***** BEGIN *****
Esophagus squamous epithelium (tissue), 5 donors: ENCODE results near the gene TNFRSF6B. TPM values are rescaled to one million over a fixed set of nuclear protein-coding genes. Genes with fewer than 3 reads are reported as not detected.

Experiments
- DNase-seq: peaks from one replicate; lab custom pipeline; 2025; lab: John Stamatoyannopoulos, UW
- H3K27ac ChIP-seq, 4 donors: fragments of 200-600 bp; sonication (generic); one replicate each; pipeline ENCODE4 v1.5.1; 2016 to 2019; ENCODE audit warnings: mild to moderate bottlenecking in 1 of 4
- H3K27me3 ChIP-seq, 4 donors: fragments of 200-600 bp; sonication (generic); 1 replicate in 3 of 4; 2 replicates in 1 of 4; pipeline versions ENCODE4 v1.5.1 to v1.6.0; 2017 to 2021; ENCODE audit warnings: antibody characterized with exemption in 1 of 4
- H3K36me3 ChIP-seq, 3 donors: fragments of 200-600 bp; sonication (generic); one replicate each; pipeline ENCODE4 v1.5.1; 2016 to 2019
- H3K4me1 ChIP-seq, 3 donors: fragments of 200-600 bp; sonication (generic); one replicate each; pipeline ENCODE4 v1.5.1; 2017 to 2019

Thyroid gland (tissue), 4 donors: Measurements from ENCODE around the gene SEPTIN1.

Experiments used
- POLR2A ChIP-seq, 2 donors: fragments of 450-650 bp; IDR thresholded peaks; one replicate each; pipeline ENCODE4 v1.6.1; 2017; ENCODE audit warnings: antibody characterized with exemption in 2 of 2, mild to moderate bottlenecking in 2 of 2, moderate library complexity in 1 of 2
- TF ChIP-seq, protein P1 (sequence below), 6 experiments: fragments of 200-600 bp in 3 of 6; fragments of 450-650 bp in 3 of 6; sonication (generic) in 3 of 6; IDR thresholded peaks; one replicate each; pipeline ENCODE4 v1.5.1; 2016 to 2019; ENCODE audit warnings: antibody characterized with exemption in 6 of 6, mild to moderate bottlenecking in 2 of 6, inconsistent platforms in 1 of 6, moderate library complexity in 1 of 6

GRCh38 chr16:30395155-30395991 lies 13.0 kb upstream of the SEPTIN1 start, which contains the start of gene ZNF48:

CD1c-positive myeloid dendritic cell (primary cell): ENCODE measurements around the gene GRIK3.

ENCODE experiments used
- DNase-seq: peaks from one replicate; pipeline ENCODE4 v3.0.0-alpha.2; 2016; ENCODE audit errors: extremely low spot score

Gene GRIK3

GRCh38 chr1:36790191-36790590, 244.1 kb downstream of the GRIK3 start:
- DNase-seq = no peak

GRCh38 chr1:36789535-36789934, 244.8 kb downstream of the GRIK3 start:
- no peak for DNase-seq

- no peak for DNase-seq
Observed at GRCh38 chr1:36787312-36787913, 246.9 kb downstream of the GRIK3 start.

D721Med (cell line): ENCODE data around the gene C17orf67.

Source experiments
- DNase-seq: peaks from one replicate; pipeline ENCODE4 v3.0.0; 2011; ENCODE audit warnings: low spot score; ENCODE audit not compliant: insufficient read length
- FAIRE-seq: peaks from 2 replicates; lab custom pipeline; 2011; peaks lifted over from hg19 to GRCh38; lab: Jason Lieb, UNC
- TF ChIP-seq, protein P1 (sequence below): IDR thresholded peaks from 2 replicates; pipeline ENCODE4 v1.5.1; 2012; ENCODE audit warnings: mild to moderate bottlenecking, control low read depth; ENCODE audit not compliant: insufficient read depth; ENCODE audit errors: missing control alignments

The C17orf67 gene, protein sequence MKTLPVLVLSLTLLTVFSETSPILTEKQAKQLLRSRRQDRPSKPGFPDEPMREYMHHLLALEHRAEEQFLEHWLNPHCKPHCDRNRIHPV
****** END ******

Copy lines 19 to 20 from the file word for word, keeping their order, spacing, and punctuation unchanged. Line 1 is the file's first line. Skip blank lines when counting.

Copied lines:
GRCh38 chr1:36789535-36789934, 244.8 kb downstream of the GRIK3 start:
- no peak for DNase-seq